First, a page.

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Front Neurol. 2018 Jun 6;9:422. doi: 10.3389/fneur.2018.00422. eCollection 2018.

Bilateral Vestibulopathy in Superficial Siderosis.

Author information

1
Department of Otorhinolaryngology, Seoul National University College of Medicine, Seoul National University Bundang Hospital, Seongnam, South Korea.
2
Department of Radiology, Seoul National University College of Medicine, Seoul National University Bundang Hospital, Seongnam, South Korea.
3
Department of Neurology, Seoul National University College of Medicine, Seoul National University Bundang Hospital, Seongnam, South Korea.

Abstract

Background: Superficial siderosis (SS) is a rare condition in which hemosiderin, an iron storage complex, is deposited in neural tissues because of recurrent subarachnoid bleeding. Hemosiderin deposition in the vestibulocochlear nerve (CN VIII), brain, spinal cord and peripheral nerve can cause sensorineural hearing loss (SNHL) and postural imbalance, but much remains unknown about the vestibular manifestations of SS. Objectives: To report the clinical course, cochleovestibular status, and patterns of vestibulopathy during follow-up of a relatively large case series, and to discuss the possible pathophysiological mechanism of vestibular deterioration. Methods: Six patients diagnosed with SS by magnetic resonance imaging (MRI) were enrolled. Their medical records and radiological findings were retrospectively reviewed, particularly in terms of progression of the vestibulocochlear manifestations and the radiological characteristics. Results: All six patients had SNHL. Five of them exhibited progressive hearing loss over years, which was asymmetric in four. On their most recent evaluations, patients showed cerebellar ataxia with combined central and peripheral vestibulopathy on both sides (n = 4), a bilateral peripheral vestibulopathy (n = 1) or isolated central vestibulopathy (n = 1). Notably, the former four patients showed an evolution of isolated central vestibulopathy into combined central and peripheral vestibulopathy. Hypo-intense lesions on T2 weighted MRIs were evident around the cerebellum in all patients, but such lesions were observed around the brainstem in five and the CN VIII in four. The cochlea-vestibular dysfunction generally progressed asymmetrically, but no left-right asymmetry was evident on MRI. Conclusions: SS typically presents as bilaterally asymmetric, progressive cochleovestibular dysfunction with cerebellar ataxia. The pattern of vestibular dysfunction is usually combined central and peripheral vestibulopathy on both sides. Thus, precise identification of audiovestibular dysfunction and central signs is essential in SS, and patients with SS should undergo regular, comprehensive neurotological evaluation to optimize their treatments and prognosis.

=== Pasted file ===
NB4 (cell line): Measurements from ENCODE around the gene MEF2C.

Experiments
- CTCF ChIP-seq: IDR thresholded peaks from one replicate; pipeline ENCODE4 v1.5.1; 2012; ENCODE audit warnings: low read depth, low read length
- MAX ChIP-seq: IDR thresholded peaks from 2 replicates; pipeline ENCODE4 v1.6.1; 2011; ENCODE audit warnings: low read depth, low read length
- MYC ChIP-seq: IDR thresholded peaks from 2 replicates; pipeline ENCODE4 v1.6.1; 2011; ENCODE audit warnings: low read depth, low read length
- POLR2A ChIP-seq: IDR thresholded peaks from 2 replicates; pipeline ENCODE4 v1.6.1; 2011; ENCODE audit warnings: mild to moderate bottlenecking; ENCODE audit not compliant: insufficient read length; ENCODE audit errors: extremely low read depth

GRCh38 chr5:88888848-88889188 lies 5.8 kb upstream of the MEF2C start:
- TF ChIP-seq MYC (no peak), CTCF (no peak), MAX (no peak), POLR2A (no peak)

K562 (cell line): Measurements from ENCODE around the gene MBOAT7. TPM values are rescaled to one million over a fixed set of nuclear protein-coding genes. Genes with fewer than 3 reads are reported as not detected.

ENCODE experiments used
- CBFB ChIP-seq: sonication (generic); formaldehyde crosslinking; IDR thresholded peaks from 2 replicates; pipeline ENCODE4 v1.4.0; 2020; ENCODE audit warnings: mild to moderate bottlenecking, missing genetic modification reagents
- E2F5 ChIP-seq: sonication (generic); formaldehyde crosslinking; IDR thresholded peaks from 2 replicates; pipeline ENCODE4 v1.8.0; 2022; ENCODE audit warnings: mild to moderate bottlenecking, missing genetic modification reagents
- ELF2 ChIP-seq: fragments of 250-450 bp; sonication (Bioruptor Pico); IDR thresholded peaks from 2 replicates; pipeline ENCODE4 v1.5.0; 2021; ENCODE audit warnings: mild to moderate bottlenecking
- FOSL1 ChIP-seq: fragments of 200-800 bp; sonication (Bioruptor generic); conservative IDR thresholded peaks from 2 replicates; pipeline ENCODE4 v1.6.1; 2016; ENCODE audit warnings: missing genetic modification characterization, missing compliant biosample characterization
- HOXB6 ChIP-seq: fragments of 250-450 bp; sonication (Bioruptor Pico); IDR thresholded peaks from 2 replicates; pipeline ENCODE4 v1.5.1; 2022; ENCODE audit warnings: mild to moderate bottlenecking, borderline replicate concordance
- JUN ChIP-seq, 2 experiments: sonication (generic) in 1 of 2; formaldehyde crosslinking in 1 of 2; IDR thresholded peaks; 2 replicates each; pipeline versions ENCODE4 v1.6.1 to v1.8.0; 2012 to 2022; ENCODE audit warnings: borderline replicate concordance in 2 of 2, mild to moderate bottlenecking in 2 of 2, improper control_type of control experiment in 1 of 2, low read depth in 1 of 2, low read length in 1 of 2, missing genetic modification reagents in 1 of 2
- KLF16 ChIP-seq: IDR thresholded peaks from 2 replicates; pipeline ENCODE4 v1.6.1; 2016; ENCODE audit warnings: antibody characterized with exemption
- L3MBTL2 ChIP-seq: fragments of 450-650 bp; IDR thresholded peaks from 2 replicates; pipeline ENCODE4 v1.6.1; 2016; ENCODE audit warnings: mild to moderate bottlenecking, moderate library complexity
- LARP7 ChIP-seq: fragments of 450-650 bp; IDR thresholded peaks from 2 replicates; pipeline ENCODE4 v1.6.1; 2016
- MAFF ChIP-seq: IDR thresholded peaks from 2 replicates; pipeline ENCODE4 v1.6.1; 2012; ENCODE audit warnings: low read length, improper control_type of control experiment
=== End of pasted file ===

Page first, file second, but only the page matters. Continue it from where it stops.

KEYWORDS:

cerebellar ataxia; hearing loss; superficial siderosis; vertigo; vestibulopathy

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